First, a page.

• Issue 62 / March - April 2008

    Understanding Today's Schools with Chaos Theory

    Aydin Kara

    Today’s schools are more complex systems than the one-room schools of the past. However, most of the beliefs and expectations about schools today still remain the same as they were in the olden days. In the one-room schools of old times, the teacher was responsible for all the instruction of all the students, the maintenance of the building, keeping the stove filled with wood and cleaning the floors (Lortie, 1975). In a one-room school, the teacher was responsible for all that transpired within its four walls-what the teacher wanted to do about curriculum and instruction was what the school did. This legacy of independence and isolation remains alive and well in many schools today (Glickman, 2001). Although the old one-room school is physically gone, it still pervades the minds and actions of many teachers and administrators of today.

    Chaos Theory

    Over the last fifty years Chaos Theory has evolved as a new science which assumes that the natural order is irregular, discontinuous and erratic (Gleick, 1987). Newtonian physics implies that there is a rational order to everything, that we can predict the events of any system if we are able to plug in enough variables. The idea behind “chaos theory” is that we can predict what systems might do, but we cannot be sure. Everything exists as a series of possibilities.

    Since the beginning of the twentieth century several other sciences have evolved that have sought to solve the problems in prior models. For example, the theory of relativity eliminates the illusion of absolute time and space. Quantum mechanics eliminates the Newtonian dream of controllable measurement processes, as well as the fantasy of deterministic predictability. Chaos theory, the third new science, embraces irregularity as a norm. Scientists from different fields have begun to observe the regular patterns within the irregularity of the natural world.

    In the old views of nature, notes Gleick (1987), it was held that simple systems behave in simple ways while complex systems imply complex causes. In the new view, it is believed that simple systems give rise to complex behaviors and complex systems give rise to simple behaviors (Snyder, 1995).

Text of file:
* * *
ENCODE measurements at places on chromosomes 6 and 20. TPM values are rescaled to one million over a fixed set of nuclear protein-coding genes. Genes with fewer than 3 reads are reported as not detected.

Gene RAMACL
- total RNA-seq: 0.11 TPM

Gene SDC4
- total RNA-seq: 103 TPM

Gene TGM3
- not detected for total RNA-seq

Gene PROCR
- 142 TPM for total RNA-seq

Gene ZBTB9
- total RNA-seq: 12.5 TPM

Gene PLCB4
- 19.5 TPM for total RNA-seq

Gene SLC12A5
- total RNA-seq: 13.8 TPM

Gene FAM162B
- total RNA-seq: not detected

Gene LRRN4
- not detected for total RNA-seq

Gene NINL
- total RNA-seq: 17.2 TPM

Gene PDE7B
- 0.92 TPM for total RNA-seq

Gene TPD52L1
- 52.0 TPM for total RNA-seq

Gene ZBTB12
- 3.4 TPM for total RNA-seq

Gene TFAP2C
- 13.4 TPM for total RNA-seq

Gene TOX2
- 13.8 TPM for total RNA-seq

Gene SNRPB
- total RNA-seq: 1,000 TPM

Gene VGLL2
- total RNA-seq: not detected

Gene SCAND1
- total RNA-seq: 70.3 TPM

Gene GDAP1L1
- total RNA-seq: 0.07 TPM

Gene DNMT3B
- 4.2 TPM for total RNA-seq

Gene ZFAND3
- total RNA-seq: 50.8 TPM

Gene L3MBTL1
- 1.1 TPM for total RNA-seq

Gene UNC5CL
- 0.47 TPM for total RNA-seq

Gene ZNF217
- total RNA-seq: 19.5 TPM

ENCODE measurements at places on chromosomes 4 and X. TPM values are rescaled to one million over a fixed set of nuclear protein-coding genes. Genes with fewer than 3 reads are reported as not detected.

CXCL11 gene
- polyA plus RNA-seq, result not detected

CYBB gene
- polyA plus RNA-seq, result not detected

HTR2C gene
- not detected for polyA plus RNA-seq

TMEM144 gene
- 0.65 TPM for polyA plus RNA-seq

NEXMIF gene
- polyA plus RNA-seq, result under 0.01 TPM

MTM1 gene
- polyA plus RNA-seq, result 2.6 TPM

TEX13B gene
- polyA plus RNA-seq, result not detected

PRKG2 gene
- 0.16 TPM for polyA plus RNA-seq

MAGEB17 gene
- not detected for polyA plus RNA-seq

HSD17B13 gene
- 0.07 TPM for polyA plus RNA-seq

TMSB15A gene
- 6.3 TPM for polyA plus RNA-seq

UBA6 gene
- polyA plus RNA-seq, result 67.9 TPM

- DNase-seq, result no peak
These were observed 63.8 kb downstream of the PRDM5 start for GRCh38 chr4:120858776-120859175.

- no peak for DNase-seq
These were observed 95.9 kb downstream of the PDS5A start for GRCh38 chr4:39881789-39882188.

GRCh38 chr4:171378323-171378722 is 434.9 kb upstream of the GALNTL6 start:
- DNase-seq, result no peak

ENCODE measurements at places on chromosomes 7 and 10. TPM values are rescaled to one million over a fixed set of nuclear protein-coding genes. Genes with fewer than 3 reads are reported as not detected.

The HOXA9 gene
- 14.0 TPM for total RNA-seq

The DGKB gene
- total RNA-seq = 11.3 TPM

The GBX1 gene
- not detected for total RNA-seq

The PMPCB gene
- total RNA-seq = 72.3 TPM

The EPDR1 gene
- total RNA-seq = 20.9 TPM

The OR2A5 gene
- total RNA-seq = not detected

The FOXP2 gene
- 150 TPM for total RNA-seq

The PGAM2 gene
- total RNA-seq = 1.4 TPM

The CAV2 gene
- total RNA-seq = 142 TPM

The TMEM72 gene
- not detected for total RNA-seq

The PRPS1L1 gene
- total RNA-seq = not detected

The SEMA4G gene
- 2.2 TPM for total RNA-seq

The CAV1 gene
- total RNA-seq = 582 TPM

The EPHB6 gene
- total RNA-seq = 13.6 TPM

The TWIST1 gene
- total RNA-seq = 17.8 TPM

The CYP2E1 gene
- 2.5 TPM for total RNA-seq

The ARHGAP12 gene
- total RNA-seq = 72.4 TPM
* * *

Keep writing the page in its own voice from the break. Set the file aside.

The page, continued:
The new science of chaos centers around two points. The first is the exploration of the hidden order that exists within the chaotic systems. The second is the study of how self-organization emerges from chaos (Hayles, 1990).

    The three principal conditions for a chaotic system are: (1) that it operates in a non-linear way; (2) that it is iterative (the output of one cycle becomes the input of the next); and (3) that small variations in initial conditions lead to large differences in outcomes. Many systems within educational organizations appear to meet these conditions (Cunningham, 2000).

    The concepts of chaos theory can explain the way schools work. For example, teachers do not exist as separate entities, but are affected by the relationships that exist within schools. It may also shed some light on how we can deal with and understand how things in our classrooms, schools, and entire communities are interrelated and all reflect in some manner upon each other.

    There are several aspects of chaos theory such as nonlinearity, complexity, butterfly effect, fractals and feedback mechanisms that may have significance for educational settings.


    In a linear system there is a simple cause and effect relationship; A causes B which causes C, and so on. However, a chaotic system is nonlinear. A may not necessarily cause B at all times. Lots of variables come into play and interact with each other. School systems look like nonlinear chaotic systems, too. In school district A, the purchase of new computers might have a positive impact on student achievement, while in school district B, this might bring little or no gain in student achievement.